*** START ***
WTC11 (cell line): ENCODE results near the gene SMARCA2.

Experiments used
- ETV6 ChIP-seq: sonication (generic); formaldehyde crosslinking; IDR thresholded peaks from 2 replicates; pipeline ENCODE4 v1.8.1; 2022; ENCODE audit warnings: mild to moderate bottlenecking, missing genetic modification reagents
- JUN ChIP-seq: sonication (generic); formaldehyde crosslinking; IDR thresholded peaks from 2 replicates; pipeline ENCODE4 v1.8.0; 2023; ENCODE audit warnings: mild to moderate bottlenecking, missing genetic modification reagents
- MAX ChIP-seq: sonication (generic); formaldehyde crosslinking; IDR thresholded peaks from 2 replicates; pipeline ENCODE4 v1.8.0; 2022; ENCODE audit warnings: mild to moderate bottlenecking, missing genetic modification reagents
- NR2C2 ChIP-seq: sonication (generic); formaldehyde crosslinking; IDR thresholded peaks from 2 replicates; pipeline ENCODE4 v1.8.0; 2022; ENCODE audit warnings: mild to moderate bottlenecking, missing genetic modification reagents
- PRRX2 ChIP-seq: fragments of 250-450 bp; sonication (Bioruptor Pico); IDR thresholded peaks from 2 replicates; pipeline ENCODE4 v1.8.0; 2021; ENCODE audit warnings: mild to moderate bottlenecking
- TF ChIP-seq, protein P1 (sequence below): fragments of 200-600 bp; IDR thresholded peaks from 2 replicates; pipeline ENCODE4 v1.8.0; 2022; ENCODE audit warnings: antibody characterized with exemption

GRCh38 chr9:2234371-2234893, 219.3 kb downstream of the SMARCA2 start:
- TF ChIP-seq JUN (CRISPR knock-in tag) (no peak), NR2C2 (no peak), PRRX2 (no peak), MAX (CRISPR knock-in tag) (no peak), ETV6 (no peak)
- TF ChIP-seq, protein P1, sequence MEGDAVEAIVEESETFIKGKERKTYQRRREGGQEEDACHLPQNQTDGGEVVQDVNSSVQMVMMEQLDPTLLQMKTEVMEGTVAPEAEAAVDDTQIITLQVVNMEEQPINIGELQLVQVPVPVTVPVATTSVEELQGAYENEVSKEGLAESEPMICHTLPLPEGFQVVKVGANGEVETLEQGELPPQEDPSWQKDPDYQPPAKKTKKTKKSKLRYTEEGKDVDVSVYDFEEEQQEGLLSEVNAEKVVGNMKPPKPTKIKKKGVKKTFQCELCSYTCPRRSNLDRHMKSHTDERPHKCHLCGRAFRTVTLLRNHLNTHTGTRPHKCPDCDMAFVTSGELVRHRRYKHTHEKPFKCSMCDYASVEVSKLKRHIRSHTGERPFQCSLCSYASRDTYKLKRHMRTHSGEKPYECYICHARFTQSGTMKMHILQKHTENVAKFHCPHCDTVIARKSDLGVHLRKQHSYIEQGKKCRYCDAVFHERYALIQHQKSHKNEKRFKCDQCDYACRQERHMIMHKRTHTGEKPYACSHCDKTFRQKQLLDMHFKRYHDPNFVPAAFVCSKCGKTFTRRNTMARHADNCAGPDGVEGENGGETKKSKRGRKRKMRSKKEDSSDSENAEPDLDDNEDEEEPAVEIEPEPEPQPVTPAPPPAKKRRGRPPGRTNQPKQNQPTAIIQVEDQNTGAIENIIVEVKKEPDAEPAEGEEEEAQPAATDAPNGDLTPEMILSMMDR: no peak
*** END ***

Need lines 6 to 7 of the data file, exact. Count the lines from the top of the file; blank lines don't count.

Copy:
- NR2C2 ChIP-seq: sonication (generic); formaldehyde crosslinking; IDR thresholded peaks from 2 replicates; pipeline ENCODE4 v1.8.0; 2022; ENCODE audit warnings: mild to moderate bottlenecking, missing genetic modification reagents
- PRRX2 ChIP-seq: fragments of 250-450 bp; sonication (Bioruptor Pico); IDR thresholded peaks from 2 replicates; pipeline ENCODE4 v1.8.0; 2021; ENCODE audit warnings: mild to moderate bottlenecking